Recently I got this question via my chatbot:
How to get some sample training data for Dialogflow?
This is actually an important question.
The article below assumes you are building an FAQ style bot. If you are building a different kind of bot, please leave a comment below and I will write a different article based on your use case.
Now, the obvious first thing is to ask: what does your chatbot replace? Is it acting as the first step for your customer support? Then just look at the existing customer conversation logs. If you don't store them in a structured way, just analyze it manually.
Sometimes it isn't possible to do that, because you are trying to create something new. That's the scenario this article covers.
Step 1 First create a pre-NLU bot
These are rules-based, conditional logic bots. I used to call them "dumb bots", but now I feel there is a LOT that NLU bots can learn from these preNLU bots.
I use a service called collect.chat and I have found their service to be pretty good till now, but you can use whichever service works for you. There are plenty of alternatives, and you should be able to find them by doing a simple Google search.
You can ask some broad question such as "Do you have any question for us?", and just use a text field to collect the responses. Do this for a few weeks, until you get a reasonable number of responses (say 100 total).
Do you not get enough traffic to get 100 responses in a month? It might be a good idea to ask yourself exactly what you are trying to automate. If your bot ends up servicing less than 3 requests a day, you could probably install a Drift live chat widget and answer questions live when you are online. When you are away, you can just collect the user's question and email address and then reply later. I see many solo founders of SaaS (software as a service) businesses do this already.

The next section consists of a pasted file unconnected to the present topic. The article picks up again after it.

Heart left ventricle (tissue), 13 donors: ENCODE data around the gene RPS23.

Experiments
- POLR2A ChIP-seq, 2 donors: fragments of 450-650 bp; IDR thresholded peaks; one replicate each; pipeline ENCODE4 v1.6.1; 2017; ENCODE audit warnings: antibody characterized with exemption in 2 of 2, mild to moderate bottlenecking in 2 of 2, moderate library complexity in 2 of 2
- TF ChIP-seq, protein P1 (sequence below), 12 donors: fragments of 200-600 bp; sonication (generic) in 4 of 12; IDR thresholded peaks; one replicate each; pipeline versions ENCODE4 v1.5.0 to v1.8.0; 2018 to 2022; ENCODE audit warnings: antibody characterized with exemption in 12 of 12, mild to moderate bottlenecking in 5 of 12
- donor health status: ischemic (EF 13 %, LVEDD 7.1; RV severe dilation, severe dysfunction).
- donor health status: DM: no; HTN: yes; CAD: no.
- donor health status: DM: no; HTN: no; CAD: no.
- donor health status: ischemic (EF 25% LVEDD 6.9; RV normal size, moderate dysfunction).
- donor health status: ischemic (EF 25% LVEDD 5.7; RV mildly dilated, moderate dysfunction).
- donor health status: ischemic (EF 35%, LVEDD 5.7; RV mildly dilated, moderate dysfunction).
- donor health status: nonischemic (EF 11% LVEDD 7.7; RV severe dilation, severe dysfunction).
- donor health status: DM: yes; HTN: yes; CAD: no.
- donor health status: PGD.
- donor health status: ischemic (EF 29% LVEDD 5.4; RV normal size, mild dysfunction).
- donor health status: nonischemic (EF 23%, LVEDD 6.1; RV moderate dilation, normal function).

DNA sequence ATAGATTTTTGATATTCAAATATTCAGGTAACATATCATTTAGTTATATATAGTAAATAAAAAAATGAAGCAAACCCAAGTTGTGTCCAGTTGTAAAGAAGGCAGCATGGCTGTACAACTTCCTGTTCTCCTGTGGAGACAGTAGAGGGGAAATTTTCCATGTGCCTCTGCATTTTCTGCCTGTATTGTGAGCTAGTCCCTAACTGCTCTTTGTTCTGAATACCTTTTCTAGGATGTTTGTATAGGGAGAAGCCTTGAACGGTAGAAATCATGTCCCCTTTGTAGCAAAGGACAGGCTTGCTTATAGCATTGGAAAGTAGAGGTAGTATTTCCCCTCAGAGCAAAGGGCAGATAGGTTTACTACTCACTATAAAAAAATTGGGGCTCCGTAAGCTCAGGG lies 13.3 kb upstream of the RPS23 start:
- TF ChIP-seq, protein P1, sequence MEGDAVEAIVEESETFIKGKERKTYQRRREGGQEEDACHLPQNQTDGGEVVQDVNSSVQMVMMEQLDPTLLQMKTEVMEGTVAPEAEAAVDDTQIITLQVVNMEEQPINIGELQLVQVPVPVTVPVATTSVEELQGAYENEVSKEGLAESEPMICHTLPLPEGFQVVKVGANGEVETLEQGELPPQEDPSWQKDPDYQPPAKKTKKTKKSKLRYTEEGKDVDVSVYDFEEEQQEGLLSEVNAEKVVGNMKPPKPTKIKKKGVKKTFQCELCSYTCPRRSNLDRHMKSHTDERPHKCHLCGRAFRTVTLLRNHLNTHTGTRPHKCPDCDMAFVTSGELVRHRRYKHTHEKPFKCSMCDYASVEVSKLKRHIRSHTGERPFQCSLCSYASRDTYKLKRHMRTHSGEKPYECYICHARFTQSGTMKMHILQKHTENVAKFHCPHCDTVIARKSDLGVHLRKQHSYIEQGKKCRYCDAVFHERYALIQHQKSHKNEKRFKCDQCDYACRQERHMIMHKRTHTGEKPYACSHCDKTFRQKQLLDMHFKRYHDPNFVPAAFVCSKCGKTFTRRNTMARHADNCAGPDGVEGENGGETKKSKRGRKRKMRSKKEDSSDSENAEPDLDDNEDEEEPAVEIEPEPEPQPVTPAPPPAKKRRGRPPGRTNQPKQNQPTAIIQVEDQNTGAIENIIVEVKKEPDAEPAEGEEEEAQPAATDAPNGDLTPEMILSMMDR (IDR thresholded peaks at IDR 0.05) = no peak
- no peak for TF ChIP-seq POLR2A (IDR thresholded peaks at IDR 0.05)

Interestingly, adding a preNLU bot is a pretty good way to find out if you really need a bot to answer customer questions. Said another way, would your visitors actually ask questions to your bot if you did have one? The preNLU bot is an excellent way to do a trial run without wasting your time and resources.
Step 2 Figure out the top 5-10 training phrases
Dump all the questions you received via your preNLU bot into a spreadsheet, and find some patterns in your user questions.
Add a column in your spreadsheet called Category. Assign single categories to different questions. I would really recommend Airtable for this because it has selectable categories (buttons) which makes this exercise a lot easier.
When you identify the most frequent 5-10 categories, turn them into Dialogflow intents.
- The category name (or a variant) would be the name of the intent.
- All questions which fell under that category would become training phrases
Now publish this agent to your website, but be sure to mention that it is still in BETA and under development.
Also, remember to add a Default Fallback Intent to your chatbot (it is already there when you first create your agent, so you just need to make sure you don't delete it).
Step 3 Look at the phrases in the Training tab
After a few more weeks (say when your NLU bot gets about 100 responses), take a look at the Training tab. The Default Fallback Intent would have been assigned to all the questions your bot "missed". You will be able to take some user questions which your bot missed and simply add them to the appropriate existing intents. In some other cases, you might notice that you don't yet have an intent to answer the user's question, in which case you can add a new intent to your Dialogflow agent.
In some domains, it would also make sense to add your topic keyword into a tool like AnswerThePublic and generate questions and phrases. It may not apply to your use case, but if it does, it will make the process a lot less manual.
So that is how I would go about generating training phrases for my website bot.
Note: Links to Collect.chat and Airtable are affiliate links, but I have only added them because I have personally used them and think they are among the best-in-class in their respective categories.